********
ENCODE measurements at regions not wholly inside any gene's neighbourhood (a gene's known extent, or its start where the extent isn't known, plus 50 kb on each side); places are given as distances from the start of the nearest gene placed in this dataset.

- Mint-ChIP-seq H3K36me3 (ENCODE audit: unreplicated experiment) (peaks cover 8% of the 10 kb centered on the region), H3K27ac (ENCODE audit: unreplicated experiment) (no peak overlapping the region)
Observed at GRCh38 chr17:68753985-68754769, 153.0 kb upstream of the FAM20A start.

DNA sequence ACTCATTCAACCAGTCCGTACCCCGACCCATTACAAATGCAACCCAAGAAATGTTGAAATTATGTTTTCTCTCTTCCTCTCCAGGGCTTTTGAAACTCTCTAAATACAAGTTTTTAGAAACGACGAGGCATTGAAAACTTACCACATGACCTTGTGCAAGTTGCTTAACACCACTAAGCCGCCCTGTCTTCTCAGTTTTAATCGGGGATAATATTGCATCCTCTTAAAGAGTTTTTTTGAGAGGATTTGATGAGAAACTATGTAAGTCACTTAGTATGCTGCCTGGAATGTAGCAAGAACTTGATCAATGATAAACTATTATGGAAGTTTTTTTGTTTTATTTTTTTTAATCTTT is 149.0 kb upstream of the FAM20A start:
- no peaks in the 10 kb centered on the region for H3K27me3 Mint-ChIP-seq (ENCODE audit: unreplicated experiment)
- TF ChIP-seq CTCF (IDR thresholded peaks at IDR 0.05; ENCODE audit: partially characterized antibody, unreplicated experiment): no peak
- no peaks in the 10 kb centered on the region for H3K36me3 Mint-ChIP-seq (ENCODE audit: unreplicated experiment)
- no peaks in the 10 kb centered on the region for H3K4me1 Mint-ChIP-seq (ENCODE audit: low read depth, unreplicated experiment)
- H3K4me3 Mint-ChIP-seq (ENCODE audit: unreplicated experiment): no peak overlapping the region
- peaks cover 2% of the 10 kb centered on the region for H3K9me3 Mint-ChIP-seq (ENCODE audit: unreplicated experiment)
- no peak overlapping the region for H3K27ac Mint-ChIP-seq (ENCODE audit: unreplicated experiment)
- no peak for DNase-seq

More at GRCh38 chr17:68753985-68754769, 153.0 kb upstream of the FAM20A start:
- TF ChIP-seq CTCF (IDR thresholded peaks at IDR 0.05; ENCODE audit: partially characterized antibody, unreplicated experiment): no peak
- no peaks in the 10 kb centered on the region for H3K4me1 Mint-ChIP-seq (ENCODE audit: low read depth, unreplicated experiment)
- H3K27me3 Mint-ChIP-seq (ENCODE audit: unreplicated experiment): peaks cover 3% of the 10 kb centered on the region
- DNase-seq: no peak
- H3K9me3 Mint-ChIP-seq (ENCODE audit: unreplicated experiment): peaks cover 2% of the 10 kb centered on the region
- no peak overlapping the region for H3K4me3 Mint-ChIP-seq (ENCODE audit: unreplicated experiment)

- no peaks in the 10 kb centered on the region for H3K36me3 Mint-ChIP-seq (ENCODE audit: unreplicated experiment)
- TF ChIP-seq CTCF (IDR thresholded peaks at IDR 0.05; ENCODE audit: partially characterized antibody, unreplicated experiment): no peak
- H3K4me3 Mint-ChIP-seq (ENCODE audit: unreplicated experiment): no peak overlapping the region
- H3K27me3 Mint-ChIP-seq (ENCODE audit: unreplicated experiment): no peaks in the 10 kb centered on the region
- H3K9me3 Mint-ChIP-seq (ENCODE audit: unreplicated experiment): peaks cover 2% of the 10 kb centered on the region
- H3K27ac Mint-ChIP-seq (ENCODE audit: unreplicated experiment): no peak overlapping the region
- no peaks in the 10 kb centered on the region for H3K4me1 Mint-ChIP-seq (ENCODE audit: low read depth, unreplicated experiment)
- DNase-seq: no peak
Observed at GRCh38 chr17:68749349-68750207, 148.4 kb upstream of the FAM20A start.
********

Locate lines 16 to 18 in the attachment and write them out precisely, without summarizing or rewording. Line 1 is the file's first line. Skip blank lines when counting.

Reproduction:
- H3K27me3 Mint-ChIP-seq (ENCODE audit: unreplicated experiment): peaks cover 3% of the 10 kb centered on the region
- DNase-seq: no peak
- H3K9me3 Mint-ChIP-seq (ENCODE audit: unreplicated experiment): peaks cover 2% of the 10 kb centered on the region